The title of this post comes from this haunting story. Our hearts go out to the family, co-workers and community. By appearances, John Winter was living the dream, and it wasn’t enough. Suicide is a mystery. But so is day to day living.
Although we are not doctors, we have played one on t.v. We diagnosed and classified “Storm team” personalities as either “partly cloudy” or “partly sunny” personalities types.
Since it’s arts fest weekend, we’ll showcase our last collection of vintage mourning jewelry. This group features skulls, a popular theme in early English designs from the 15th and 16th centuries.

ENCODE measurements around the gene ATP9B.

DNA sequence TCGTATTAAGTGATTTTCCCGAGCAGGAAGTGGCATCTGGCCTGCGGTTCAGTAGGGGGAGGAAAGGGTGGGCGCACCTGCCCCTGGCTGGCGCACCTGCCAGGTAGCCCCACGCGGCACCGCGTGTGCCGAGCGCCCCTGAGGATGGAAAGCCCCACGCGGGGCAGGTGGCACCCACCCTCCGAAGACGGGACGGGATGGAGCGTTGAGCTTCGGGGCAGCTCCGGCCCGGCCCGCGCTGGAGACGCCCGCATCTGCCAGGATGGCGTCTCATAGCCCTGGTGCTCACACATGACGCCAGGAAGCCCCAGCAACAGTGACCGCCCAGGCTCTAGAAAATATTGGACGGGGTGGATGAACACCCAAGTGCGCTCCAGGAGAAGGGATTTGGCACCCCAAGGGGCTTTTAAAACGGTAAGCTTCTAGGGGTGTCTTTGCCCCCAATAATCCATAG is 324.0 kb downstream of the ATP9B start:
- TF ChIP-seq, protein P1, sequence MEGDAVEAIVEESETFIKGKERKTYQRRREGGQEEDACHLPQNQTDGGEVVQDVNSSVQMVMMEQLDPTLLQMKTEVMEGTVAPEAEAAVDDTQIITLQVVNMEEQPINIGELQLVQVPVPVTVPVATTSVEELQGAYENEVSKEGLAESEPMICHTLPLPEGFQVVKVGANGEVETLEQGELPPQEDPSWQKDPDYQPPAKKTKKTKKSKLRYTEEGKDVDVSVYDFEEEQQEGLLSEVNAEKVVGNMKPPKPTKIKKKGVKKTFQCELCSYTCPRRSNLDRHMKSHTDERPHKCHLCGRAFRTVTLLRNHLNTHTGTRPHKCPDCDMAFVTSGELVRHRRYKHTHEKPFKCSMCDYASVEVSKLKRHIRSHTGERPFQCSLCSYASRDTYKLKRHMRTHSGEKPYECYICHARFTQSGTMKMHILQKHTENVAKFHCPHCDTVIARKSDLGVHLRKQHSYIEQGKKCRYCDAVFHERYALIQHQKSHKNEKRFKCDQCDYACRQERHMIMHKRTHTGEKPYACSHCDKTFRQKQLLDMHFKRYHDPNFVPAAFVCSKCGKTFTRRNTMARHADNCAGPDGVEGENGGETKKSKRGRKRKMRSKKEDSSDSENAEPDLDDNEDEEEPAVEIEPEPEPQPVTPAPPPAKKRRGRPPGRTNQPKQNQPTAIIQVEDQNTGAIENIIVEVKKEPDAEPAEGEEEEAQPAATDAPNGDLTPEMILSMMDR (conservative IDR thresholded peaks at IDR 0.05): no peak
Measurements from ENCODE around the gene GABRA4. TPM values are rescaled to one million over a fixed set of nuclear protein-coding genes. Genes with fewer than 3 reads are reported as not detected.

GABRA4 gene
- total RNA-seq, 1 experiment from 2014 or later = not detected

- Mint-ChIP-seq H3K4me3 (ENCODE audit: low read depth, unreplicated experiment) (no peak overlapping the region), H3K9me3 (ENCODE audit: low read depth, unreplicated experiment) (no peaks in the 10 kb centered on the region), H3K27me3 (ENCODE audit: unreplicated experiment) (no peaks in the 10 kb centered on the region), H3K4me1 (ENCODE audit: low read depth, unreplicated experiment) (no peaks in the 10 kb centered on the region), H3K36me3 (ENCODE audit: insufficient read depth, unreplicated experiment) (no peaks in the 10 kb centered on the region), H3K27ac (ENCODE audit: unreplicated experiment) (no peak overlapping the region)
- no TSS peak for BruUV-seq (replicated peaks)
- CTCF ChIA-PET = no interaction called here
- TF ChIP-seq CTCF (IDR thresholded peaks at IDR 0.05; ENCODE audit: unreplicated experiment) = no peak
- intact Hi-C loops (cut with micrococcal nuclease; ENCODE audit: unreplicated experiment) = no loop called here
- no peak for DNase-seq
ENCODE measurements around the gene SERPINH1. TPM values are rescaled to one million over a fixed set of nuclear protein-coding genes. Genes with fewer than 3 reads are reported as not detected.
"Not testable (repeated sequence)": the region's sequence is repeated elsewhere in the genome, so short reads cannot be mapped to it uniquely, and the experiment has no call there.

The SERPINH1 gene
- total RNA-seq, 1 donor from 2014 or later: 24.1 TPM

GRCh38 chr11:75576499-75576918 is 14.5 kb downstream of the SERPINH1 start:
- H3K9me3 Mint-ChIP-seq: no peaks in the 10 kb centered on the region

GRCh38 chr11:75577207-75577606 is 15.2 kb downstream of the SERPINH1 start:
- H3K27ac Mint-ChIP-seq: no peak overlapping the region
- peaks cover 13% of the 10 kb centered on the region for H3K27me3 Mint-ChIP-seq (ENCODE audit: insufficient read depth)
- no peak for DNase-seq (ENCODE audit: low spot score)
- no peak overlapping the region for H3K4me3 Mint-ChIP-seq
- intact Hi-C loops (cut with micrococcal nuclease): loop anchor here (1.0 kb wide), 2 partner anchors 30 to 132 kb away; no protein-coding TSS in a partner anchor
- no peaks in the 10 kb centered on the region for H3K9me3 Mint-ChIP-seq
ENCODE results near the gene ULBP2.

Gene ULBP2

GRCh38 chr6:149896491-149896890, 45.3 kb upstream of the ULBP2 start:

The Death’s Head motif (skull) was still used on mourning rings in the 17th century. A ring presented after the execution of Charles I in 1649 shows a portrait of Charles I on one side and a skull and a crown on the other. Inside the inscription reads, “The glory of England has departed.”
The presentation of mourning rings was a status symbol in the 17th and 18th centuries. The wealthy specified the ring design and quantity to be made in their wills.
Samuel Pepys, English diarist and naval official (1633-1703) willed that 129 mourning rings be given away at his funeral.
Either he had a large family or a huge ego.